Aberfeldy Street Murals

If you were to think of colourful London streets, you might imagine the pastel block colours of Notting Hill or Chelsea. But in East London, Aberfeldy Street has had an epic makeover.

Aberfeldy Street Murals

Aberfeldy Street

Aberfeldy Street is the High Street of the Aberfeldy Estate, an area decimated in the Second World War and rebuilt in the 1970s.

You might recognise the name Aberfeldy as a borough in Scotland. In fact, there’s loads of Scottish names in this part of Poplar because in 1823 it was bought by the Scottish Civil Engineer Hugh McIntosh, who had come to London to work on the construction of the city’s docks.

ABERFELDY STREET MURALS - before

Aberfeldy Street before the litres of paint got involved. Image from Google Street View.

Today, the street is overlooked by Balfron Tower and a new joint redevelopment plan from Poplar Harca and EcoWorld, named Aberfeldy Village.

A Colourful Makeover

In March, as a nation-wide Lockdown became inevitable, the shops and restaurants along Alberfeldy Street were dreading the loss of business.

In a bid to encourage people to shop locally where possible, Poplar Harca commissioned a new public artwork.

Aberfeldy Street Murals
Aberfeldy Street Murals

For six weeks during lockdown a team of 15 people worked on the project. The London Mural Company said 874 litres of paint and 300 spray cans were used. The entire project was only finished by the end of August.

Aberfeldy Street Murals

Designing the Aberfeldy Street Murals

The designs were planned in a joint venture by Jan Kattein Architects and Meanwhile Space. The patterns were inspired by local residents and business-owners who donated old clothes or textiles.

Mikey, who runs The People Speak, told me that he was surprised when his Psychedelic shirt made the cut!

Aberfeldy Street Murals
Aberfeldy Street Murals
Aberfeldy Street Murals

Aside from a nice way to involve the community, the idea is also part of the wider social history of the area. East London has been associated with garment manufacturing since the 18th century with Spitalfield’s silk. This later developed into the cheap, second hand clothes dealers, referred to the ’rag’ trade and was taken up by immigrants into East London like the Jews and later the Bengali community.

Aberfeldy Street Murals

In Tower Hamlets today there is a high proportion of residents originally from Bangladesh and Pakistan and in that region there’s a tradition of ‘kantha’, recycling sections of embroidery and stacking them together to make a thin cushion.

Aberfeldy Street Murals

Local Fame

As well as the stencilled and hand painted designs, there’s also a portrait mural from one of the most famous Street Artists in the world.

Tommy Flowers, Jimmy C ABERFELDY STREET MURALS

This is Tommy Flowers, painted by Jimmy C. He worked at Bletchley where he developed and built Colossus, the first programmable, electronic, digital computer.

Aberfeldy Street Murals

The portrait is taken from a photograph of Flowers which is thought to have been taken around the time he was working at Bletchley Park. It’s placed on the side of the Tommy Flowers pub.

Why here? He was born at 160 Abbott Road, a stone’s throw from here.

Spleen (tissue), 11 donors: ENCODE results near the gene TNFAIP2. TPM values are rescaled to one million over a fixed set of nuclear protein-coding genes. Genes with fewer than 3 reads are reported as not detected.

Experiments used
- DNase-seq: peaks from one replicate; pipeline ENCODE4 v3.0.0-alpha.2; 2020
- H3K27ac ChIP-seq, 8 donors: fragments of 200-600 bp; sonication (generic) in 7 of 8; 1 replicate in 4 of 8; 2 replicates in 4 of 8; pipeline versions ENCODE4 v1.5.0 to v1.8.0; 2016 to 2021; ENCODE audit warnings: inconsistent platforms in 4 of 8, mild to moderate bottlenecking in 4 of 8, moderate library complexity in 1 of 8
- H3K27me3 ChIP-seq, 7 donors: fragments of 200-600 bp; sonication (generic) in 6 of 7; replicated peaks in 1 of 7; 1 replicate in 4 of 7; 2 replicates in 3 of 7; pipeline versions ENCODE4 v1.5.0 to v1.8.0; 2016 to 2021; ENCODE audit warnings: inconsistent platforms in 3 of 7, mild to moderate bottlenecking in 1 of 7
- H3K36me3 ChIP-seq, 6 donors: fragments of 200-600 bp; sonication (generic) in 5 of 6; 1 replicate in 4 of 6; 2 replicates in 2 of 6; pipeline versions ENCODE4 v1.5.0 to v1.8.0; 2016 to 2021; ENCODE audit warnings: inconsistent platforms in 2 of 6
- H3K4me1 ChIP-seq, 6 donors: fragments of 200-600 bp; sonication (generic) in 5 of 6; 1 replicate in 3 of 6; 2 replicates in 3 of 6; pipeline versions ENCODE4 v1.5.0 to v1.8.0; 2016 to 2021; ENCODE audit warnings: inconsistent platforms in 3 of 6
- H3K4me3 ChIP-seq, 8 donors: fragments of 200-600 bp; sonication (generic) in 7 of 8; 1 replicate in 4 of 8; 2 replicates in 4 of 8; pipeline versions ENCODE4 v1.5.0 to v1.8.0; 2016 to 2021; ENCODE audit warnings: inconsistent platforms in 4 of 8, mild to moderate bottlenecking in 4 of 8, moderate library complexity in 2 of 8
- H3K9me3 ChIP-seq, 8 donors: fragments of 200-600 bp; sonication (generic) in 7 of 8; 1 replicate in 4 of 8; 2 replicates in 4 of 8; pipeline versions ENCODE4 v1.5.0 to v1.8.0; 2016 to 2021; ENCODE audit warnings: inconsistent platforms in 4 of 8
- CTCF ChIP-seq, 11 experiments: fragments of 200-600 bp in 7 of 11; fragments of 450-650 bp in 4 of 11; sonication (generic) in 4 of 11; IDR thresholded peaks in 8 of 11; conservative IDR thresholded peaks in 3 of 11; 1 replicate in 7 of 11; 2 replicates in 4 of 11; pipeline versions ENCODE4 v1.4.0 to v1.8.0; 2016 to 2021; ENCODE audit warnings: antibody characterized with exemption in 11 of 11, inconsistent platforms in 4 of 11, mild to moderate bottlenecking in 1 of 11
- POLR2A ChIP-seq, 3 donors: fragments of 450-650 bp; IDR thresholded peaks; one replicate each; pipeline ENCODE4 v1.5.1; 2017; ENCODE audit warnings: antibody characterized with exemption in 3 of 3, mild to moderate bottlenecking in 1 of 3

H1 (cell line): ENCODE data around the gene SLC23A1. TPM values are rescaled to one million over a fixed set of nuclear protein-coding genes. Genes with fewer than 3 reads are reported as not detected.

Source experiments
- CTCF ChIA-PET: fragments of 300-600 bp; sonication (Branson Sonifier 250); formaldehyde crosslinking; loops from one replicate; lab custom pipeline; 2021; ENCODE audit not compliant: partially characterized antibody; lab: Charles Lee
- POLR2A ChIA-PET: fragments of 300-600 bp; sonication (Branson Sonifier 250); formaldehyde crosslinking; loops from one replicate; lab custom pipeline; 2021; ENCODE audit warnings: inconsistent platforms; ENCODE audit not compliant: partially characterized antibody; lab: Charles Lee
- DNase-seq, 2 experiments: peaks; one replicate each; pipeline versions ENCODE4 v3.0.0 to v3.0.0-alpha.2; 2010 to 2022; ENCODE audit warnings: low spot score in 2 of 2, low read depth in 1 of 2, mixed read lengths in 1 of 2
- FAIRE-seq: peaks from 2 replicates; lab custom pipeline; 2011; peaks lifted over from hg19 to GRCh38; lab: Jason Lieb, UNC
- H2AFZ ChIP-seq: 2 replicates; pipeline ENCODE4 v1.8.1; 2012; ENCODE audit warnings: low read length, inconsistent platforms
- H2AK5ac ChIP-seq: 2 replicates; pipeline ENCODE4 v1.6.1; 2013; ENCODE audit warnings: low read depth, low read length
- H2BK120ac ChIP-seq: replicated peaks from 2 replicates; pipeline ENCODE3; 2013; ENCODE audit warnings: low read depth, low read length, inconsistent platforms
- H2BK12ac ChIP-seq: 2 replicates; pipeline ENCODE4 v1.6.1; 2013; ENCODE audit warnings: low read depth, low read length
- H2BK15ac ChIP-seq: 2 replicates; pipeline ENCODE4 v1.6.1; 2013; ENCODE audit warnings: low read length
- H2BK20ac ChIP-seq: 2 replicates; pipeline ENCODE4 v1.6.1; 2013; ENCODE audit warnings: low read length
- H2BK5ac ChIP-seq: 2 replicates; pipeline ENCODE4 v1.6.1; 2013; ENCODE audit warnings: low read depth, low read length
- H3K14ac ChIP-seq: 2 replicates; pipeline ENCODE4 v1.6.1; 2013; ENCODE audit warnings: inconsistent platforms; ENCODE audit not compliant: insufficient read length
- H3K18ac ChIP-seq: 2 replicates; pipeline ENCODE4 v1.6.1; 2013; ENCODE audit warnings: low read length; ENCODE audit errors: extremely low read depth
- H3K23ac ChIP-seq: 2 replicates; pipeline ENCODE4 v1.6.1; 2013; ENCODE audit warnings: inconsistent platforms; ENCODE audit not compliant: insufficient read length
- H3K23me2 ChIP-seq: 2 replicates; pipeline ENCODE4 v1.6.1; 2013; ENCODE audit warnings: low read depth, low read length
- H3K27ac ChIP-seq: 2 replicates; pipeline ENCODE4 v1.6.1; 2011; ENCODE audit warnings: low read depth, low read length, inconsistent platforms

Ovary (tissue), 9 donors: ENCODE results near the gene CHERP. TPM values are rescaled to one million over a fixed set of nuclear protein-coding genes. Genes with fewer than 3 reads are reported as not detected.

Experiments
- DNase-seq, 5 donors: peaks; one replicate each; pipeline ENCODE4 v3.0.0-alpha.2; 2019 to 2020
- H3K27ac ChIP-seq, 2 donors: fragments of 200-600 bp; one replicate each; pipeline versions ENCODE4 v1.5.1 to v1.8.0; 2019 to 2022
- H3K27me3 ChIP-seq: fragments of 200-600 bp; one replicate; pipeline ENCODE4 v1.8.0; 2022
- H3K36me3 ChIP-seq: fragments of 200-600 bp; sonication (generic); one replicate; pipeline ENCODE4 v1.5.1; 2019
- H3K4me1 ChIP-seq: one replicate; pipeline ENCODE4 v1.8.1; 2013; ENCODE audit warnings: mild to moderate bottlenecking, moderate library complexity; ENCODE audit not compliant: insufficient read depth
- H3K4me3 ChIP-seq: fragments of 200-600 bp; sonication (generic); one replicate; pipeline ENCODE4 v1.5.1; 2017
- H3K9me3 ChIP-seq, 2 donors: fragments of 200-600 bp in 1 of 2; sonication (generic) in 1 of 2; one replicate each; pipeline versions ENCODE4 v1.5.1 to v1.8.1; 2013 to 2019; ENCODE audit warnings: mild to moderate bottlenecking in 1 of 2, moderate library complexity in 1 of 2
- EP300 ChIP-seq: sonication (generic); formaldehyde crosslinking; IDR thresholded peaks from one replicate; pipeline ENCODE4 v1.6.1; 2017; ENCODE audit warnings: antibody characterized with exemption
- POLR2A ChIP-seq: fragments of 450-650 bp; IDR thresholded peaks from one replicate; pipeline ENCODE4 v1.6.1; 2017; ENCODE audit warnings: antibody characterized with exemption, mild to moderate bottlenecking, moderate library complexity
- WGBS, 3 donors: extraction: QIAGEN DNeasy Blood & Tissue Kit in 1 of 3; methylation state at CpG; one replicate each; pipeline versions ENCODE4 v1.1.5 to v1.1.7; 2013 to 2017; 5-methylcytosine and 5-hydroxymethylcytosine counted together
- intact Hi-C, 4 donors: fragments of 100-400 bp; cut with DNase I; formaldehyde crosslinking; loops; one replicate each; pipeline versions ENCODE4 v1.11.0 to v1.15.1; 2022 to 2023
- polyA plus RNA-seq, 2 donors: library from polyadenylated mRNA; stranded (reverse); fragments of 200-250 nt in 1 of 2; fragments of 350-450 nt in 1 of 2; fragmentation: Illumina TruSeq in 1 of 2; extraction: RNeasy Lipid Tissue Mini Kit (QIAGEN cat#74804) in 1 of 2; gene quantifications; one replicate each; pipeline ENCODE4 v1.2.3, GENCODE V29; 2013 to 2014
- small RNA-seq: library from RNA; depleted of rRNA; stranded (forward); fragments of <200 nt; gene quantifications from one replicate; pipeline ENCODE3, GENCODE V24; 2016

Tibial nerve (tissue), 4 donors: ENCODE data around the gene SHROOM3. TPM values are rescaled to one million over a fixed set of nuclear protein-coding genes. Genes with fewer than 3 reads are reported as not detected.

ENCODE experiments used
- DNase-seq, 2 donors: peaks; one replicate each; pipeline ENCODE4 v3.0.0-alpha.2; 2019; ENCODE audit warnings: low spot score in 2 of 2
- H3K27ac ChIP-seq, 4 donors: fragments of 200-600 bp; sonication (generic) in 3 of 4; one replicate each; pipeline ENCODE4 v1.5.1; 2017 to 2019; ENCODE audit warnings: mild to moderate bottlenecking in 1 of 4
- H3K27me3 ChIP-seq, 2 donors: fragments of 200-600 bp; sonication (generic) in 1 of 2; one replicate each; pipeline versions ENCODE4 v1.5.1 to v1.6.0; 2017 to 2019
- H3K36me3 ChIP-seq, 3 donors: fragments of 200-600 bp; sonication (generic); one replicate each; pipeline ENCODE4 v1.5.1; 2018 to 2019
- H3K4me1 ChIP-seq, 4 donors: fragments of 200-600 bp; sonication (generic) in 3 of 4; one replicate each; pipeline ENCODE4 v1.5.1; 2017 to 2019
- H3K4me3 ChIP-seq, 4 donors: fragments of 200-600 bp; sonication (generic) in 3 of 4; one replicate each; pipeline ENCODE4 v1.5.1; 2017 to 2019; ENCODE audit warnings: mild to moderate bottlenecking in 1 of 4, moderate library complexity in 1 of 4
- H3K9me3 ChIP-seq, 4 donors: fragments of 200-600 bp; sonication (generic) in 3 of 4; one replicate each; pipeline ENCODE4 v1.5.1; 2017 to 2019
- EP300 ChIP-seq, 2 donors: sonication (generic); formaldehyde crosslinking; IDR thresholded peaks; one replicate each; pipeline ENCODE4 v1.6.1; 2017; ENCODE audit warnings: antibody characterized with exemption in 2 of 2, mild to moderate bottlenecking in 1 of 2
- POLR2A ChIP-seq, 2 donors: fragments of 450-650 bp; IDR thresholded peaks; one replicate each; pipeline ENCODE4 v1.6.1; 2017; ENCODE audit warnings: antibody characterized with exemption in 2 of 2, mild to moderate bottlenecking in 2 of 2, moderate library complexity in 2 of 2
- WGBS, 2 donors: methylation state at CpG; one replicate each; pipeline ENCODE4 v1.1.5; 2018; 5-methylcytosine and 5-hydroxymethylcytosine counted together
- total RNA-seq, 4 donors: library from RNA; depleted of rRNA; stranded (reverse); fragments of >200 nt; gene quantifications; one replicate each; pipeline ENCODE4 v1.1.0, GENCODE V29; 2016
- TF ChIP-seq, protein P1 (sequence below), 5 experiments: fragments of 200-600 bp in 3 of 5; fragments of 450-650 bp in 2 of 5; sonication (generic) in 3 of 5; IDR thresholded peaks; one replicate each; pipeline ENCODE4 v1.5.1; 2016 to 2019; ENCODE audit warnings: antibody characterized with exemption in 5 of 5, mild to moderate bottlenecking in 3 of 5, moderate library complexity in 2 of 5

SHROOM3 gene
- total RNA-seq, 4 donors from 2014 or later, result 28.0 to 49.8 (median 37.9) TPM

Aberfeldy Street Murals

More Street Art in progress on the corner of Aberfeldy Street and Dee Street

So will they improve footfall? Or is it all a bit of a gimmick from developers? When I spoke to some residents and business owners they said they enjoyed the new colourful murals on the whole but felt it was still very quiet and that it wouldn’t make much difference. Still, It’s nice to feel a renewed sense of pride for your neighbourhood right? Let me know what you think of them!

Visit the Aberfeldy Street Murals

You can visit Aberfeldy Street and admire the colourful murals any time. It’s in Poplar, E14 and the easiest way to get there is by DLR. It’s a short walk from Langdon Park, All Saints or East India.

Aberfeldy Street Murals

If you fancy discovering more about East London’s vibrant history, you can join my “Spirit of Spitalfields” tour. Find out more here.

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5 Comments

  • Patricia Taylor

    Reply

    Today’s posting lifted my heart and spirits. It’s beautiful and should be shown across the world – probably already is ?
    Thank you for allowing me to see something so inspiring in these difficult times .

    September 30, 2020 at 8:58 am
  • I love this makeover! Far too many streets are grey and drab and all the same, that aplies to most bigger cities. Some municipalities even have rules against too bright colors for buildings. I feel cheered up by color, so I’m all for projects like this, and the patterns just add to the appeal!

    September 30, 2020 at 9:15 am
  • Im So Glad I found you today ,by default, What a little diamond you are. Im a follower of Damien Hewetson. Brilliant” London in Lockdown “Photographer Please check him out, I’m sure you will fall under his Magic. I wanted information regarding Street Gaslamps ladeda and there you were. Looking forward to losing myself amongst your Webpages. My Facebook Name is Rusty Latrine…. from my Stand Up Comedy Back in the Days so, Greetings Take Care and Keep Safe Suz

    October 8, 2020 at 3:23 pm
  • What a Great Makeover bringing colour to the streets and Miles of Smiles to the public, once we get the All Clear, its going to take time , but as soon as we hear the word…. the hustle and bustle with all its madness, will return, not as before but with a much better understanding of humanity. Take Care and Keep Safe

    October 8, 2020 at 3:49 pm

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